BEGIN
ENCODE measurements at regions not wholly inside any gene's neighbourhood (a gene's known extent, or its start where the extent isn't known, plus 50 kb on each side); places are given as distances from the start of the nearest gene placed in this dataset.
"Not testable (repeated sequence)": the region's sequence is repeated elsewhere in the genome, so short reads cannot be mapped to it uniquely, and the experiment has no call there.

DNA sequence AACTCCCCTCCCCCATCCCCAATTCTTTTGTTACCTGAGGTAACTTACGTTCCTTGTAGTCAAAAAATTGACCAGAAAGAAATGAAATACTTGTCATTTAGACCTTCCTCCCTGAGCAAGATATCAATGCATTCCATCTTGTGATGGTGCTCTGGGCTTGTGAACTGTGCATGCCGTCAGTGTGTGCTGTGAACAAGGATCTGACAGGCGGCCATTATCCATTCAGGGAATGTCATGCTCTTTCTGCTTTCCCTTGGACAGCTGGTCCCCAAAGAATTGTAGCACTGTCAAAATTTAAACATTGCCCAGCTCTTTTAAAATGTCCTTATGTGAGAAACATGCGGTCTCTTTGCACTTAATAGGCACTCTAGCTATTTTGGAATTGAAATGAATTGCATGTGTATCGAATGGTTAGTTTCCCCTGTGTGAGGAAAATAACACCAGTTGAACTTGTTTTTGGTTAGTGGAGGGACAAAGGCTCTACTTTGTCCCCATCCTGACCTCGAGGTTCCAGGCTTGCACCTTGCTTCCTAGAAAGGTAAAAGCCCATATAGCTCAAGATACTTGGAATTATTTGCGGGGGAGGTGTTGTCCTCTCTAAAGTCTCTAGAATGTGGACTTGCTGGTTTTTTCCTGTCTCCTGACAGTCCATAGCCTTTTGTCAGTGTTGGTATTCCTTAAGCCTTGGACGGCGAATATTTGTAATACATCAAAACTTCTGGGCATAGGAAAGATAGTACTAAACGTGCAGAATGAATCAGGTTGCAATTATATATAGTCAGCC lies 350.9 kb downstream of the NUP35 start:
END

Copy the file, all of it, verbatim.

ENCODE measurements at regions not wholly inside any gene's neighbourhood (a gene's known extent, or its start where the extent isn't known, plus 50 kb on each side); places are given as distances from the start of the nearest gene placed in this dataset.
"Not testable (repeated sequence)": the region's sequence is repeated elsewhere in the genome, so short reads cannot be mapped to it uniquely, and the experiment has no call there.

DNA sequence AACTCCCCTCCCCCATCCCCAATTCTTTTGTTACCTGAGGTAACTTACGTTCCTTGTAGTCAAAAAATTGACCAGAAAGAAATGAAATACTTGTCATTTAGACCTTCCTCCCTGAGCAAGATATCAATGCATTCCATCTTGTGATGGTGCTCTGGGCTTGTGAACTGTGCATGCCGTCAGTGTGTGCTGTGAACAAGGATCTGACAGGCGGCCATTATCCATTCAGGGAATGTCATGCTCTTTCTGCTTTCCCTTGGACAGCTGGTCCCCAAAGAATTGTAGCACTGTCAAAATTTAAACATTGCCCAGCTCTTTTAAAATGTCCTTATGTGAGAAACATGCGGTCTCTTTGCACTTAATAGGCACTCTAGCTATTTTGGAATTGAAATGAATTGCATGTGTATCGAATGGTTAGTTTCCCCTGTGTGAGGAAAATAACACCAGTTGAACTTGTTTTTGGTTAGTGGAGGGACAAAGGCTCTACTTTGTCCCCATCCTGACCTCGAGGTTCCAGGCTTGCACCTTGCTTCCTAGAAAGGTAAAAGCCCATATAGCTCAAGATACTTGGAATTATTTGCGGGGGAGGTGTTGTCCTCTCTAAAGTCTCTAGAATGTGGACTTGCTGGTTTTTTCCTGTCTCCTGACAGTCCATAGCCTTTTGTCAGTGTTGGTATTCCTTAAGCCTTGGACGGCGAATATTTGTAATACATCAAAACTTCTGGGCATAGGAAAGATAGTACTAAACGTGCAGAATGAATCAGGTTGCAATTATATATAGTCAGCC lies 350.9 kb downstream of the NUP35 start: